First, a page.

The DailyBrief

Wednesday June 28, 2017

Cambodia-Hun Sen’s history: Forty years ago, Cambodian Prime Minister Hun Sen defected from the Khmer Rouge and now his ruling Cambodian People’s Party is using this anniversary to praise his bravery then and also to celebrate the role he played in helping the country maintain peace and economic growth. David Hutt reports how critics are saying that the anniversary makes little mention of Hun Sen’s role as a Khmer Rouge deputy commander and ask if it just another bid to build his cult of personality in the lead up to general elections in 2018.

Pyongyang-Aid not bombs: Seoul has said it wants to work with Pyongyang on developing the infrastructure of North Korea, specifically on modernizing the country’s transport, power and water systems. Robert E. McCoy writes that in addition to reducing the expected astronomical costs of reunification, such projects would greatly improve the lives of ordinary North Korean citizens and, if done right, the money would not necessarily be diverted into Kim Jong-un’s military coffers.

Asia earnings bump: Regional stock benchmarks may have already jumped by double-digits this year but investors say the Asia rally still has more room to run as earnings look to grow more and keep valuation levels in check. Nick Westra reports that the rally comes while funds keep flowing from West to East, causing the US dollar to continue to depreciate, and as investors prepare to hedge against a potential overheating in US stocks.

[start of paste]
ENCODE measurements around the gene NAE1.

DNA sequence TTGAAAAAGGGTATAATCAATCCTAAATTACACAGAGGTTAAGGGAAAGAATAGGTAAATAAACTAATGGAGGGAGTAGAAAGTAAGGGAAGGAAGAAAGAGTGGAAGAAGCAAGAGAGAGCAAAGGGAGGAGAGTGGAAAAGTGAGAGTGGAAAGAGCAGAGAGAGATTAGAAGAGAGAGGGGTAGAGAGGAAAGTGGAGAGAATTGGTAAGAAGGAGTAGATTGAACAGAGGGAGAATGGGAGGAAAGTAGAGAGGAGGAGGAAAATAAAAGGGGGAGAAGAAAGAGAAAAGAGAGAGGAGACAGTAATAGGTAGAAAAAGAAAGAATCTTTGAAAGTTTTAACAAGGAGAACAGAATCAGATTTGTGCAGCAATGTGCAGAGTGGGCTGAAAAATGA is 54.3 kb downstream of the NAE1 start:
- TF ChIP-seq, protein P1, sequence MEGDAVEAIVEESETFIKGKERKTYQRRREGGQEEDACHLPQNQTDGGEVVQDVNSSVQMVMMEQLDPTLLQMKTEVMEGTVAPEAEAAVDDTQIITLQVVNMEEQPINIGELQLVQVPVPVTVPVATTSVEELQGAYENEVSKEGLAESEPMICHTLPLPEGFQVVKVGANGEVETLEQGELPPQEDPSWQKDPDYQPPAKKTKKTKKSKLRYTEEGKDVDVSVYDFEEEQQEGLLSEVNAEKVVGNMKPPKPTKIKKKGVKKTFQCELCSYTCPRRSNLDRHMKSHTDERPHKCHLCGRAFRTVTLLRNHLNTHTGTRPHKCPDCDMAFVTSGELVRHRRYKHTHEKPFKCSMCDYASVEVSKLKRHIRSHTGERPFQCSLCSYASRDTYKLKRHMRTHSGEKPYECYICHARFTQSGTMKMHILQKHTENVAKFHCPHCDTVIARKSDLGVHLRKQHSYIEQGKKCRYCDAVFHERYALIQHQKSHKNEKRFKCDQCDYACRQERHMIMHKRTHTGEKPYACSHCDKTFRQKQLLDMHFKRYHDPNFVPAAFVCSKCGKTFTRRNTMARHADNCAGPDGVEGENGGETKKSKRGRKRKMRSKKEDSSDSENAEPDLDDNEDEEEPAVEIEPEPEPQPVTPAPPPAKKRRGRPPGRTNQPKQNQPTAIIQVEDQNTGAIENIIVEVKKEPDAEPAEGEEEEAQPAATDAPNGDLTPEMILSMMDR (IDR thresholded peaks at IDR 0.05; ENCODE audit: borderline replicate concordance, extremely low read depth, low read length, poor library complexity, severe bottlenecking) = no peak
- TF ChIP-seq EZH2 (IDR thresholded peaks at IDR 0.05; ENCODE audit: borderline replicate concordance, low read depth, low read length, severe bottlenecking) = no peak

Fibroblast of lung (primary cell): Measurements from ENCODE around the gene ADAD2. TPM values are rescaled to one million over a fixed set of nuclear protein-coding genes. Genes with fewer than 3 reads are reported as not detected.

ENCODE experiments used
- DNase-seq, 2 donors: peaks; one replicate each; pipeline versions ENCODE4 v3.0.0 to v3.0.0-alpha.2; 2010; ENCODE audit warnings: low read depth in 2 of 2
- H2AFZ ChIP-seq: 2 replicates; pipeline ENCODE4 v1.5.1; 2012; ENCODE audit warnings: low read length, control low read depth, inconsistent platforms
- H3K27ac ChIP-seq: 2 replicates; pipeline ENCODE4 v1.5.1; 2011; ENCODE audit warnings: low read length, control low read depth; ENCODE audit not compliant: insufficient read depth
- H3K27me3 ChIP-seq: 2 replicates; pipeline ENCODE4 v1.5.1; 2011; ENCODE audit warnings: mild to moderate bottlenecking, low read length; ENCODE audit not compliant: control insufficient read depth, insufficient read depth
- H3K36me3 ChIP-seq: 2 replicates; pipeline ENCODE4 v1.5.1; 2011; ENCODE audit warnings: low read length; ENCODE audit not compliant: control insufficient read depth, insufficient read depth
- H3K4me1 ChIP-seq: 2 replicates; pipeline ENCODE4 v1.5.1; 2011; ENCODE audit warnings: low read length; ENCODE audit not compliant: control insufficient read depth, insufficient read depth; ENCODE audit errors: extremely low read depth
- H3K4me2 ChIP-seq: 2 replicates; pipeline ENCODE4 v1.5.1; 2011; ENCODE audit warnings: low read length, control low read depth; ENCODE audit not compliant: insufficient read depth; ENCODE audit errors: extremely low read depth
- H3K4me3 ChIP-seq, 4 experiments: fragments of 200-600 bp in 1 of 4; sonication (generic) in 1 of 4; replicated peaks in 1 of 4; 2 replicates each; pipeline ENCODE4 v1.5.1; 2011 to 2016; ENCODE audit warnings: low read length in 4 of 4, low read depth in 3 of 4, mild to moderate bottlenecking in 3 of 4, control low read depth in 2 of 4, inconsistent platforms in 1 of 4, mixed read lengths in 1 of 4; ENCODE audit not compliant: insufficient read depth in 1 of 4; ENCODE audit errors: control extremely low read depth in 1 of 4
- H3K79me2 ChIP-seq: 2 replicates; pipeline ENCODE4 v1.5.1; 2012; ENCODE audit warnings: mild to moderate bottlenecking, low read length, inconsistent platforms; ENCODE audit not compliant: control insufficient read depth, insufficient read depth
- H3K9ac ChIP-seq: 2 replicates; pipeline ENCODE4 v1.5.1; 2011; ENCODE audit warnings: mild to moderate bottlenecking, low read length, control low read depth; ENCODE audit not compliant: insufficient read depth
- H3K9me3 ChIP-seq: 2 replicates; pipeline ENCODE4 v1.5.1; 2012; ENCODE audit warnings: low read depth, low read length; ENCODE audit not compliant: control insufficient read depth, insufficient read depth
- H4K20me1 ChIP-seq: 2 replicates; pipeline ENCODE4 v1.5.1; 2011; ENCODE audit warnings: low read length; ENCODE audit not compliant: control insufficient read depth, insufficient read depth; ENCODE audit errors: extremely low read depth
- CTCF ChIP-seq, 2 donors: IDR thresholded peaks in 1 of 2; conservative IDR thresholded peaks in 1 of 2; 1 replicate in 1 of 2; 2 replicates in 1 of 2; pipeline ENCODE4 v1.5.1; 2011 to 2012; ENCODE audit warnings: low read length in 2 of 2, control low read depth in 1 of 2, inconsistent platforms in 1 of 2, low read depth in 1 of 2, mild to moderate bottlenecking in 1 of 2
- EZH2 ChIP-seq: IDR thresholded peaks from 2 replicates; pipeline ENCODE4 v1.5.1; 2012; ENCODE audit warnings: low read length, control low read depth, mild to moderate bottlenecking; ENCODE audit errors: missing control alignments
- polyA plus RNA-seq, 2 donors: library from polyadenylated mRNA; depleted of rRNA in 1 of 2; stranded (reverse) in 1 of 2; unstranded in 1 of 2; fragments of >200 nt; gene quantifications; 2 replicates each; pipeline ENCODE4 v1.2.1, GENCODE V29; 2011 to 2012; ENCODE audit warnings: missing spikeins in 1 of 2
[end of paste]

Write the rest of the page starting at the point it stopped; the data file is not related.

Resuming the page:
Auto Robot Ants: An Alibaba fintech affiliate is launching an artificial intelligence product that can assess damage on vehicles for insurance companies, reports Asia Times. The system, offered free to insurance companies, will rely on “image-recognition” of exterior damage and maker Ant Financial says it will eventually reduce the workload of adjustors by 50%.

Dalian looks forward: A diverse range of breakthrough technologies, including “artificial leaves” that turn CO2 into fuel, and a technique that harvests water from air, could soon be playing a role in tackling the world’s most pressing challenges, according to a list published today by the World Economic Forum. Oliver Cann reports that the technologies, selected by the World Economic Forum’s Expert Network and Global Future Councils in collaboration with Scientific American, were announced at the Forum’s summer “Davos” meet in Dalian.